When discussing Albrecht Dürer prints Adam and Eve is a masterpiece that is not to be missed. Dürer’s depiction of this Biblical scene reveals two of his fascinations-the human form and the natural world. Adam and Eve appear nude, standing one leg bent in a contrapposto position, reminiscent of classical sculptures. Though Adam and Eve are the subjects of the work, the backdrop is by no means an afterthought―careful attention has been paid to scenic elements, with elements like tree bark, foliage, and animals rendered remarkably lifelike. The scene has depth, detail, and dynamism, reflecting Dürer’s status as a master engraver.
One of the factors which made Albrecht Dürer artworks stand out from those of his contemporaries was his ability to mix elements of the Italian Renaissance hallmarks of the Northern Renaissance. As a German artist who visited Italy twice, Dürer was uniquely equipped to fuze these styles, resulting in masterpieces like his 1506 Feast of the Rosary. In this work, Dürer combines techniques, colors, and styles from both Italian and German painting traditions, resulting in a stunning depiction of the enthroned Virgin Mary with the Christ child on her lap. Art enthusiasts will note Italian influences in the work’s use of color and light, while also recognizing familiar Northern Renaissance elements in the landscape and composition.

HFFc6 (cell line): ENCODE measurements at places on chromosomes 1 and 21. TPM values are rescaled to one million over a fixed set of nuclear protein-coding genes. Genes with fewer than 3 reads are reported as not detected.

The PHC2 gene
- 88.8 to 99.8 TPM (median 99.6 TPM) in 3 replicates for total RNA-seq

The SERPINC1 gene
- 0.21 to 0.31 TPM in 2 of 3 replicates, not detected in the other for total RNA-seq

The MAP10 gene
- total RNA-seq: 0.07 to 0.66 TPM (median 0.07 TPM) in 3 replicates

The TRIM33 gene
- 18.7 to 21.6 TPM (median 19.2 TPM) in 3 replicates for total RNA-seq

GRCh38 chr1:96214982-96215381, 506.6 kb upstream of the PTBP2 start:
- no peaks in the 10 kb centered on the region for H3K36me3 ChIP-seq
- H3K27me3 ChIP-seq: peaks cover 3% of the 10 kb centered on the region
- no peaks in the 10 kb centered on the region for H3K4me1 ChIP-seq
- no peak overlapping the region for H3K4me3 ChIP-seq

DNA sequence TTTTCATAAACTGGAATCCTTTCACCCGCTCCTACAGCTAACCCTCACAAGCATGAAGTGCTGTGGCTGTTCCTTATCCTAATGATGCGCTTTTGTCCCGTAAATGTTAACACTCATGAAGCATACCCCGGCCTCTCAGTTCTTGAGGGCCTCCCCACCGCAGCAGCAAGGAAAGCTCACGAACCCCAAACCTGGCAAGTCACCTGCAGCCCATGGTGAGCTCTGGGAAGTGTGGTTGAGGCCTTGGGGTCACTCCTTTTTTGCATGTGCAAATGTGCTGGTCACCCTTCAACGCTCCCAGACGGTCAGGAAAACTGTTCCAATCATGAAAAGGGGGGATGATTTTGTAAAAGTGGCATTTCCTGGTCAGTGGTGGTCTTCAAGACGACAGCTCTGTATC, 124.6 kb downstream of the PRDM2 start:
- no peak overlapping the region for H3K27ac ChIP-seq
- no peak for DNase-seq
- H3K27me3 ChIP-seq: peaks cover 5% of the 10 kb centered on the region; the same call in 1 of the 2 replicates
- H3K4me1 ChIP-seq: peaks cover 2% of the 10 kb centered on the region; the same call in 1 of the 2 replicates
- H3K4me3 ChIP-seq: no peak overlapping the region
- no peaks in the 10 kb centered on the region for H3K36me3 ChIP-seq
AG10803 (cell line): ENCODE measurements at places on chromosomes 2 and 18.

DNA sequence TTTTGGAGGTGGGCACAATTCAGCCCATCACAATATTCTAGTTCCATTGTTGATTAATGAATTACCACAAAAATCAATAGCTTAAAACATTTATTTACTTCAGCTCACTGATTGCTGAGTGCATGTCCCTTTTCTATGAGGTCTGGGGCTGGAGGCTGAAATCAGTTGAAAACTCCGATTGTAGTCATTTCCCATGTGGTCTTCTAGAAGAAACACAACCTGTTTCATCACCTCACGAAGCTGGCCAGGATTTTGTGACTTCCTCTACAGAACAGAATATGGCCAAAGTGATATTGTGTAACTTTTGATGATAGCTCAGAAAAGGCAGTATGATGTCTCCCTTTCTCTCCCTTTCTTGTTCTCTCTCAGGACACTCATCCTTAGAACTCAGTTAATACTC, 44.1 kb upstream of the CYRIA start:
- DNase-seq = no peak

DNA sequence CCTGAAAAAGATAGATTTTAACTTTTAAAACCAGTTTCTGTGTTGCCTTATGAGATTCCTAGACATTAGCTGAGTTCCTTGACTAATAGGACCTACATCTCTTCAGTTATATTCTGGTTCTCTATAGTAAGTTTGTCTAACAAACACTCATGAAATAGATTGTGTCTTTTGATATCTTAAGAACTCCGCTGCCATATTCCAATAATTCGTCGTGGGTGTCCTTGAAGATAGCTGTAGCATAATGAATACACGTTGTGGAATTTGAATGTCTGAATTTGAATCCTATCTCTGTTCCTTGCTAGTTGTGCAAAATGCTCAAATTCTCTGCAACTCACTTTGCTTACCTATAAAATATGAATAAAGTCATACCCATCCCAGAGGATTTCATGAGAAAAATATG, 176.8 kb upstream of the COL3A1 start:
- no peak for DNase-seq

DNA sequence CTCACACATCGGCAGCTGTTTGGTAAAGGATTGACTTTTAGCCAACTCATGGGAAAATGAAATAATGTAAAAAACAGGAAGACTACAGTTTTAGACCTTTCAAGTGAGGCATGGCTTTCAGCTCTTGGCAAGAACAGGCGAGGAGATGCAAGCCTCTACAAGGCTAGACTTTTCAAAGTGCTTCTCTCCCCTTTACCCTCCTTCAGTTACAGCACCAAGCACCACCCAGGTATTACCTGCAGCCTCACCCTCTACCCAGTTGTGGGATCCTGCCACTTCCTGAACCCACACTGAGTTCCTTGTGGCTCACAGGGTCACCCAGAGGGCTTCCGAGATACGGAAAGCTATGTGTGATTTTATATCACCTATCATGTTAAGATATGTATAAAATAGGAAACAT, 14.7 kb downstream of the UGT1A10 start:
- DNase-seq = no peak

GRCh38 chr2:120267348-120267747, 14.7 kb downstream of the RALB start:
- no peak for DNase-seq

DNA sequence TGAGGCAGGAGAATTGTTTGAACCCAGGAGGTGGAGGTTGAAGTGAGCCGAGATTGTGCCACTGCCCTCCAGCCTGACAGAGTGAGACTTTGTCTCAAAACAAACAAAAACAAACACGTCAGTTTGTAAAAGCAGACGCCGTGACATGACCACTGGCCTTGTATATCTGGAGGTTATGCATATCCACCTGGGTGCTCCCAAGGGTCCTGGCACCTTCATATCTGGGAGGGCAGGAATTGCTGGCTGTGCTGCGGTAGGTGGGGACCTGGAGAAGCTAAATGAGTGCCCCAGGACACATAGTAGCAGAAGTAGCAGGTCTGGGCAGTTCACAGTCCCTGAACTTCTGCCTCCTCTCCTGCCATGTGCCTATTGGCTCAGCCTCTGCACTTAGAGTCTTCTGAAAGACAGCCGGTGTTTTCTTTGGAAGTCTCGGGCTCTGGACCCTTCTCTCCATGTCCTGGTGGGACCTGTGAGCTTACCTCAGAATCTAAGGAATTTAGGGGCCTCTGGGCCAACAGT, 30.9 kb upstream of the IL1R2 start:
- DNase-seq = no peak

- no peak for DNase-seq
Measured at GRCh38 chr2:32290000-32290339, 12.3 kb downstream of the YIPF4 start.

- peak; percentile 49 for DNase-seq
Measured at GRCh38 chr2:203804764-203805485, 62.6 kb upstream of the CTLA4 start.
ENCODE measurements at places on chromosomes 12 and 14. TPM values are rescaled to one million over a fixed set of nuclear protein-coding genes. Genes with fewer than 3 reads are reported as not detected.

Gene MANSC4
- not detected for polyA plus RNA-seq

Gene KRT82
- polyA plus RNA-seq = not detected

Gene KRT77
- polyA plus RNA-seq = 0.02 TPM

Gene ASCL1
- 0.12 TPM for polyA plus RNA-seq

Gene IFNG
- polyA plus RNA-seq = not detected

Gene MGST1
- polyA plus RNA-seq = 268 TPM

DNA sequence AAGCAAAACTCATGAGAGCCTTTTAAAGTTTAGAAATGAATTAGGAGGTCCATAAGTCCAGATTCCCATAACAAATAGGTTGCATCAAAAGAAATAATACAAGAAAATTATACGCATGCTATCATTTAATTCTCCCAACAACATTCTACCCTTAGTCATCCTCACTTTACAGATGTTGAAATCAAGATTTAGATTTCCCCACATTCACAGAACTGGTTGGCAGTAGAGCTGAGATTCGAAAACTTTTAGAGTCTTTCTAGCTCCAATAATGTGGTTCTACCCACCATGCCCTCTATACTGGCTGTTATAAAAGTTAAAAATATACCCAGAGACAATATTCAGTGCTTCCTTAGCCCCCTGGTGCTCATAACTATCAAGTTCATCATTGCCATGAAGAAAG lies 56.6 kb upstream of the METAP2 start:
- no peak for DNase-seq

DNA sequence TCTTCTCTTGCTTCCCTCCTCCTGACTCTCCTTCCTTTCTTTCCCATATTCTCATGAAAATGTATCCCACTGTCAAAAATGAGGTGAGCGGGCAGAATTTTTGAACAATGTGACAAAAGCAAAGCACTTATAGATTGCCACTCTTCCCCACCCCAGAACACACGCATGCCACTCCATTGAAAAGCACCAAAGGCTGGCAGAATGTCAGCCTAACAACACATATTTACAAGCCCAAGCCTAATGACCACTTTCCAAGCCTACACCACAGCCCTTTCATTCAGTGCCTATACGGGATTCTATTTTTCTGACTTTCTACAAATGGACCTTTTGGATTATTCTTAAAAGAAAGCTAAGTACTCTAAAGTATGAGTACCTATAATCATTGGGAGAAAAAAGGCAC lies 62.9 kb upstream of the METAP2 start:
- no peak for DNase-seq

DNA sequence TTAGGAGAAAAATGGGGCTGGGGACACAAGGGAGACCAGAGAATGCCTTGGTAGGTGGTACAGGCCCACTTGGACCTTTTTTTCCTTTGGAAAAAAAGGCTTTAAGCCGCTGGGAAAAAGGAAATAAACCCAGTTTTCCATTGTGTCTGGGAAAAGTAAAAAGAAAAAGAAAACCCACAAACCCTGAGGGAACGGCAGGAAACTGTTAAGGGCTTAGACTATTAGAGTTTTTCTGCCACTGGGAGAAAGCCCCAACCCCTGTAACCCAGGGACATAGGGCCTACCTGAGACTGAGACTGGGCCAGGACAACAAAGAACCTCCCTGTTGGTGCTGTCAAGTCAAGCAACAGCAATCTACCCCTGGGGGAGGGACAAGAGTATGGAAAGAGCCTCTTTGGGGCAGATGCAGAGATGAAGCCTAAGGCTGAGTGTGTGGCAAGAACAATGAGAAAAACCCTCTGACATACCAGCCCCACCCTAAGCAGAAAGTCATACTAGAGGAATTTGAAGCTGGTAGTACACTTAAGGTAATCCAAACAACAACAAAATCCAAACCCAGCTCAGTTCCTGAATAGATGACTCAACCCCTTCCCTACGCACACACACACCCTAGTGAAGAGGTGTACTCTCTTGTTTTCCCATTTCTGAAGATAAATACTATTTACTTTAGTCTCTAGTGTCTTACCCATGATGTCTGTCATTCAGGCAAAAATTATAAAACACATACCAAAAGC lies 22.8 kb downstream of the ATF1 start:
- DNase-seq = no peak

Praying Hands may be over 500 years old, but this pen-and-ink Dürer creation continues to resonate in popular culture. From Andy Warhol’s tomb to Justin Bieber’s leg, versions of Praying Hands can be seen everywhere. Per the Wall Street Journal, “‘Without a doubt, it's the most famous drawing in the world," says Andrew Robison, a senior curator of prints and drawings at the museum. And one of the most appropriated. "In every gas station in the South, in every bank behind the teller, you have an image of the 'Praying Hands.'" The original drawing was done on blue paper made by the artist himself and is believed to have been created as a sketch for Dürer’s Heller Altarpiece which was destroyed in a 1729 fire.
Of all of the Albrecht Dürer prints created, perhaps the most unique in subject matter is his 1515 depiction of a rhinoceros. Unlike some of Dürer’s more true-to-life representations of animals, this woodcut was created by the artist without ever having seen the subject himself in person. The print was instead based on a written description and sketch of an actual rhinoceros that arrived in Lisbon in 1515. Though the print is not an accurate representation of a rhinoceros, it is remarkably in line with the text description Dürer used as a basis for the print.